Since last we met: revive the laptop, copy the floppy

I'm not dead.

The preceding is the obligatory opening for a blog post after a week or two of serene quiet on a personal blog like this one. It soothes the dozen or so folks that actually notice. Bloggers use this opening all the time; the most recent one I recall was the one here at Bibi's Box. The fact that it's a quote from Monty Python and the Holy Grail is an added bonus.

I've been spending my time on restoring a Compaq Presario 1800T laptop to working condition, thanks to a fortuitous purchase of a box of parts on eBay. The project was a success, and I'm using it now for this post. Nothing fancy, just a bit of cleanup, and replacement of the keyboard and hard drive. I switched my "brand" of Linux for this machine, but I want to devote a full post to that.

The other thing that's been keeping me away from blogging is a major purging of clutter from my cellar. I'm a devoted preserver, a term which sounds much better than "packrat". Eventually, though, one simply runs out of room, and some treasures must go. Part of this mission is to finally get rid of any remaining floppy disks, but of course not before saving the contents to DVD-R. I hooked up a 5.25 inch drive for what I hope will be the final time, and spent a lot of time at the command prompt, typing fdflush; dd if=/dev/fd0 of=img bs=1k and then renaming the image. For you Linux-come-lately folks, the fdflush command was required for most old floppy drives back when floppies really were floppy (think David Letterman waggling one at his desk). The OS had no idea that you changed disks, and if you didn't tell it, it would happily present you with data from a disk that was no longer in the drive because it had cached the whole thing in memory. Hilarity, of course, ensued.

The one important thing I learned from that adventure is that only about 75 per cent of 5.25 inch floppies survive readably after being in a cardboard box in the cellar for fifteen years or so. I hope I fare better with the cassette tapes. (Audio from old concerts -- I don't think I'll even try to preserve the VIC-20 data tapes.)

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My first handheld computer game

The current crop of handhelds, like my GP2X, are great. However, it's fun to look back at what we used to have. Donald Melanson, over at Engadget, did a nice look back in his A Brief History of Handheld Video Games. That post seems to be causing waves of nostalgia among the blogs, like this from Wil Wheaton.

Well, I can go them one better, I think. The handheld pictured here, which I believe predates the Mattel one on Engadget, is "Space Invader" (leave off the last "S" for safe-from-a-lawsuit!) from Entex Electronics of Japan. It's hard to tell from the photo, but this thing still works after almost thirty years! See if that PSP still boots up in 2035...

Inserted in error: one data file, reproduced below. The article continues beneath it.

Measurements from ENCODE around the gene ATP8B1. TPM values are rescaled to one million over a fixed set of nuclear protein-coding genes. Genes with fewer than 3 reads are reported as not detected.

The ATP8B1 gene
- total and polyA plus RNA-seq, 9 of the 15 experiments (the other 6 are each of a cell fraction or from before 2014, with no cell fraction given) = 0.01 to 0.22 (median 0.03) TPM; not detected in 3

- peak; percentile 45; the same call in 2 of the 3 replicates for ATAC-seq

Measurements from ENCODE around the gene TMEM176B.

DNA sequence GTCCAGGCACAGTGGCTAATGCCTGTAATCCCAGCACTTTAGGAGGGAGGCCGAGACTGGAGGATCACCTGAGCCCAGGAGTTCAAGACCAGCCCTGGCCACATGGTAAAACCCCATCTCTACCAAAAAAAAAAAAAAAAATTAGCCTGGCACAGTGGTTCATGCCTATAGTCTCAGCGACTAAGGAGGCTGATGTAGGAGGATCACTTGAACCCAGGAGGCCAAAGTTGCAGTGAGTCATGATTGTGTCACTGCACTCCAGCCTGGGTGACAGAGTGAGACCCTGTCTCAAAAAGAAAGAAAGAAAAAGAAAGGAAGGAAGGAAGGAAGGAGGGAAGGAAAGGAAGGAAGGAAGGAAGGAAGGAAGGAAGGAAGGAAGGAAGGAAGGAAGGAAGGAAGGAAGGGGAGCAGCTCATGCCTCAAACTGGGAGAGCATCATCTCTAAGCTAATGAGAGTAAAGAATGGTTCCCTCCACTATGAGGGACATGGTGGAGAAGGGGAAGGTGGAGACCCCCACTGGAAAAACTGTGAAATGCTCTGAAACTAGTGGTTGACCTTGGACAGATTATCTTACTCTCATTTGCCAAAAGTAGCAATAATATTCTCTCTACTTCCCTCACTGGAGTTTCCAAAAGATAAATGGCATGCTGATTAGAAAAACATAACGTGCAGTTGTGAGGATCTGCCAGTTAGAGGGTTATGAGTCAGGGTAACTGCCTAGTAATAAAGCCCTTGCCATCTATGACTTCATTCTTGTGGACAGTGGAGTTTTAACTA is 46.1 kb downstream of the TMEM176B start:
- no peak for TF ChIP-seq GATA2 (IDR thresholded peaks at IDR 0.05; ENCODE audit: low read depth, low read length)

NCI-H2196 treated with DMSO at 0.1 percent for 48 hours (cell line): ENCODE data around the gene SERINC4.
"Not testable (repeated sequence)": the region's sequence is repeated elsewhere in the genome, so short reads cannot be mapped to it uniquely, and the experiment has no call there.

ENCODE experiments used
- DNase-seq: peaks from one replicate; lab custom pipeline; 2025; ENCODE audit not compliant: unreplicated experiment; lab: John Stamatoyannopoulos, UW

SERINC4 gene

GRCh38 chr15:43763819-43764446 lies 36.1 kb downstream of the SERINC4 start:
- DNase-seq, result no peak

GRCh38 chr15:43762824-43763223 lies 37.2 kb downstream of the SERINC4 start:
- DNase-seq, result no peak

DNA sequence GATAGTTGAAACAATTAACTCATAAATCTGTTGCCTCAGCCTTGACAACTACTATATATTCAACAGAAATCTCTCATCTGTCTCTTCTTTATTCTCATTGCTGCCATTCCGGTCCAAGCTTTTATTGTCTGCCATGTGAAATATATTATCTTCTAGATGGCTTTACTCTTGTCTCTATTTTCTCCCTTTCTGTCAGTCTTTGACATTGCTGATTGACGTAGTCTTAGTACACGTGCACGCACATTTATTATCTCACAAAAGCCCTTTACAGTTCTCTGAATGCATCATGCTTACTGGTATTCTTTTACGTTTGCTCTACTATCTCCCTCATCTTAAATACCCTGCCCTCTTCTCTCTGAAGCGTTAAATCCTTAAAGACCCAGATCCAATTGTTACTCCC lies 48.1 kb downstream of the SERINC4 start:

Now plaing on Moosic server:
London Symphony Orchestra / Zappa: Mo 'n Herb's vacation (3rd movement)

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Good crypto from Microsoft! In other news, it's snowing in Hades...

Suddenly, I'm feeling much better about Microsoft.

One of the features in the upcoming Windows Vista operating system is a drive encryption package called BitLocker. Click here for preliminary documentation. Now, I've had quite a bit of experience with Microsoft security features and failures in the past, and didn't really investigate the new system, especially since virtually all of my home systems are now Linux-based except for one trusty old Windows 2000 box I use to drive my Lexmark printer.

It didn't help matters when this BBC report was published, strongly hinting that Microsoft was in cahoots with the British government to make sure that law enforcement agencies could bypass BitLocker via a back door. My crypto experience tells me that when there's a back door, people other than those intended will find it.

My opinion changed sharply when I discovered that Niels Ferguson was working for Microsoft. Perhaps you don't know this name, but security people do. Niels is a brilliant cryptographer whom I worked with briefly during his association with Bruce Schneier's Counterpane. Niels, among other things, was one of the designers of the Twofish block cipher. I am as certain as I can be that any project with which Niels is associated will not have a back door. (That's Niels in the photo. I doubt if he even remembers me, from the technically good but sales-poor LockStar.)

And, as expected, Niels has said so himself on the MSDN blog for the project. A quote: "Back doors are simply not acceptable. Besides, they wouldn't find anybody on this team willing to implement and test the back door."

Maybe the early buzz is right, after all. Maybe Windows Vista won't suck.

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Bill Cosby: Say it ain't so, Cos!

Andy Baio is a rarity -- a blogger willing to take a stand on principle, and stand up to a celebrity with too much money to pay lawyers. The celebrity in question is Bill Cosby, someone I have long enjoyed and respected. I can only hope, with diminishing expectation, that Cosby is unaware of the cease-and-desist orders being promulgated by his legal team.

Here's the story. It seems that it's okay to parody Mr. Cosby if you've got the money to staff your own legal team, but independents like us can't afford the rights we thought we were guaranteed in the Constitution.

In case Mr. Cosby's legal team sees this post in their scans, I only ask that they pass along the following to Bill himself: Sheldon Leonard would be ashamed of you.

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